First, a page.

|What was the name of the doctor at whose clinic Genene was employed when she killed Chelsea McClellan?|
Dr. Kathleen Holland. Dr. Kathleen Holland was the pediatrician in Kerrville, Texas, who set up her own clinic in 1982 and was unlucky enough to hire an experienced nurse named Genene Jones to assist her. Although she had been warned by others in the medical community about hiring Nurse Jones, Dr. Holland dismissed these claims as some sort of vindictiveness on the part of the (mostly male) doctors from which they came; to her, Genene appeared to be a competent and able nurse who was experienced in caring for children. Genene's downfall proved to be that while cardiac arrests and other such medical emergencies weren't exactly uncommon in the pediatric unit of a hospital, they were in a small clinic. No parent expected their healthy child to suddenly become gravely ill while going for a routine check-up or immunization, which is exactly what happened...
|For what reason was Chelsea McClellan brought to the clinic where Genene worked on September 17, 1982?|
a routine check-up. Chelsea McClellan was eight months old when her mother took her and her older brother to Dr. Holland's clinic in Kerrville. Mrs. McClellan watched as the new nurse, Genene Jones, gave Chelsea what she said was a routine immunization. Immediately afterwards, however, the little girl began to seize and seemed to have stopped breathing. En route to nearby Sid Peterson Hospital, Chelsea died. It was a doctor at Sid Peterson who would ask the questions that eventually led to Nurse Jones.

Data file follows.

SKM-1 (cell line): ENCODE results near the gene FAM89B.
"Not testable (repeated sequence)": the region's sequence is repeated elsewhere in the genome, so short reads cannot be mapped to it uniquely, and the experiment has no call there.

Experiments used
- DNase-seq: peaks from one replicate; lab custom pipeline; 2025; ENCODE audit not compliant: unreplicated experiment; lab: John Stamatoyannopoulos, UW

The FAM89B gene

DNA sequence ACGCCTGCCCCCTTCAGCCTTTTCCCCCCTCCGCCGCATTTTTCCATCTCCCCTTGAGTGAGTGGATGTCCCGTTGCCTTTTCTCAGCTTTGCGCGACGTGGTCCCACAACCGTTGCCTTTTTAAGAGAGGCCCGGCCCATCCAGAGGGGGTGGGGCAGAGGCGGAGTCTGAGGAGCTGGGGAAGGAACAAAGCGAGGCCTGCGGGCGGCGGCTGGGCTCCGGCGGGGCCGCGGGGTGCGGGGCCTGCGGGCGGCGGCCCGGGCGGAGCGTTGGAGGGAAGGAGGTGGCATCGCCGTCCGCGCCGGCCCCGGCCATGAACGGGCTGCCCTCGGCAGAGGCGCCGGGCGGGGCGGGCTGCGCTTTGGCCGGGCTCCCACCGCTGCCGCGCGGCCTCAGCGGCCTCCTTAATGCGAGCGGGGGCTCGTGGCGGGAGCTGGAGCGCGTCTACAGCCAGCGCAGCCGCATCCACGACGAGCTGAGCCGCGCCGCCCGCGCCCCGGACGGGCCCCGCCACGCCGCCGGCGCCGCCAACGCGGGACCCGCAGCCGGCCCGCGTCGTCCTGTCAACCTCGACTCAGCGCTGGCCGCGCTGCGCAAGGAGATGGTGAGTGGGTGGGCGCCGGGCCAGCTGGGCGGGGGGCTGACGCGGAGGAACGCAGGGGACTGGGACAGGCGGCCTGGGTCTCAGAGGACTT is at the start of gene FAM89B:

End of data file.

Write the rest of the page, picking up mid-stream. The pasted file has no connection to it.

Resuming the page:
|What was the deadly drug that was found to be the cause of little Chelsea McClellan's death?|
succinylcholine. Autopsy revealed that it had been an injection of succinylcholine, a powerful muscle relaxer, that caused Chelsea's death. It was later proven that Genene killed patients by injecting succinylcholine into them, which effectively killed by paralyzing the lungs and heart. To her dismay, Dr. Holland found that her bottles of "succs", as it was known, had been punctured, although she had never ordered the use of this possibly deadly drug. By the way, Genene was suspected of killing a child with a massive dose of Dilantin, an anticonvulsant, in the fall of 1981.
|According to prosecutors in the McClellan case, what was Genene's motive?|
to appear as a "hero" for saving children. According to the prosecutors in the case, Genene Jones had a "hero complex" in which she thrived on the attention she received from saving a child from the brink of death (which, of course, she had initiated herself). It was postulated that she had not intended for the children to die but only to reach critical status so that she could "save" them.
|How many children was Genene convicted of killing?|
1 & one. While Genene was suspected of killing nearly 50 children, there was only evidence to charge her with one death: that of eight-month-old Chelsea McClellan, who died from an injection of succinylcholine in September, 1982. On February 15, 1984, Genene Jones was convicted of Chelsea's murder and given the maximum sentence of 99 years. In October 1984, she was convicted of assaulting Rolando Santos by injection. Although sentenced to 159 years, Genene will be eligible for parole in 2009.